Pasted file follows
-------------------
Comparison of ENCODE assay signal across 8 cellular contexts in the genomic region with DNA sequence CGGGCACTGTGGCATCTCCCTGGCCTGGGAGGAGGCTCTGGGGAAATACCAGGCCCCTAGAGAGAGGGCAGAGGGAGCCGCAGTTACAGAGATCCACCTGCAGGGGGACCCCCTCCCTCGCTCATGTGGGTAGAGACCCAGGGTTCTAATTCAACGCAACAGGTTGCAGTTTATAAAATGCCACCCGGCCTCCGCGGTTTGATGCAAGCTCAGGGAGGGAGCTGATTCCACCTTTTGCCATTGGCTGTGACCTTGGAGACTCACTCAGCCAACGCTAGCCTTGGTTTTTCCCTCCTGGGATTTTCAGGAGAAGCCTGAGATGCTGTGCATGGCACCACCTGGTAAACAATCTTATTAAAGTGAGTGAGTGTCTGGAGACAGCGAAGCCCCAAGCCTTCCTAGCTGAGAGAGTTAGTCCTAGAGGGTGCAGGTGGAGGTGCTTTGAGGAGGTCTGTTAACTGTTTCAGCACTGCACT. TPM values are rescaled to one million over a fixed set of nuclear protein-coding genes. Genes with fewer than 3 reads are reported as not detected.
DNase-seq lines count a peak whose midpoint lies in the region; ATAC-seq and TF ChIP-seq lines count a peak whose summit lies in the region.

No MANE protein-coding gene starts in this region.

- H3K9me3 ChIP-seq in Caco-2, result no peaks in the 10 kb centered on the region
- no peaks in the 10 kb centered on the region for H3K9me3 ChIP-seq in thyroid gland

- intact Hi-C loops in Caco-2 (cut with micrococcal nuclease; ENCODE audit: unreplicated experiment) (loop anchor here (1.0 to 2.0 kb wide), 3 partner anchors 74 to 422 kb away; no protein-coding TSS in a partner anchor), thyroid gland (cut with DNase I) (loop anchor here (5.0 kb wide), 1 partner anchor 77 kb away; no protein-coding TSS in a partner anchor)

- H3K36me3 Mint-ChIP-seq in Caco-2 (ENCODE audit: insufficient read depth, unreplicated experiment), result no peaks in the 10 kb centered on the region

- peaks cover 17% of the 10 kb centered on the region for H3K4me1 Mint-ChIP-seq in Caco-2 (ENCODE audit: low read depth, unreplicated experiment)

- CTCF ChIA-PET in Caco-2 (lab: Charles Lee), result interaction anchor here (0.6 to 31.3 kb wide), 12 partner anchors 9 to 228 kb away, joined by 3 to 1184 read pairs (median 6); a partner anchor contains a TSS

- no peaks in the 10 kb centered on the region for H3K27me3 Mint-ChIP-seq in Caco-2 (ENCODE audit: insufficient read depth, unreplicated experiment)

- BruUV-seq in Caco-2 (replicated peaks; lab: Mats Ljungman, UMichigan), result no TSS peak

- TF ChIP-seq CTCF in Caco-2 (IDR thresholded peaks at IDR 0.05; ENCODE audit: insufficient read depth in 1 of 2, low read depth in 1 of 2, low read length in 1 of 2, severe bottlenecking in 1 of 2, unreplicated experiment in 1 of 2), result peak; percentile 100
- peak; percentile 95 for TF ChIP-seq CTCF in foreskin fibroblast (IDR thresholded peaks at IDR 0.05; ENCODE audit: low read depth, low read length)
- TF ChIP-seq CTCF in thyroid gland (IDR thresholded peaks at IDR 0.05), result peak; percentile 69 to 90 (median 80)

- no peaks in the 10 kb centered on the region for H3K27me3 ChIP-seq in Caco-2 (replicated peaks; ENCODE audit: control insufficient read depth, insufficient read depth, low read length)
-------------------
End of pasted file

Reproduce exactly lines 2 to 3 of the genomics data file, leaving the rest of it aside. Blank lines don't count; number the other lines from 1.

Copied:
DNase-seq lines count a peak whose midpoint lies in the region; ATAC-seq and TF ChIP-seq lines count a peak whose summit lies in the region.

No MANE protein-coding gene starts in this region.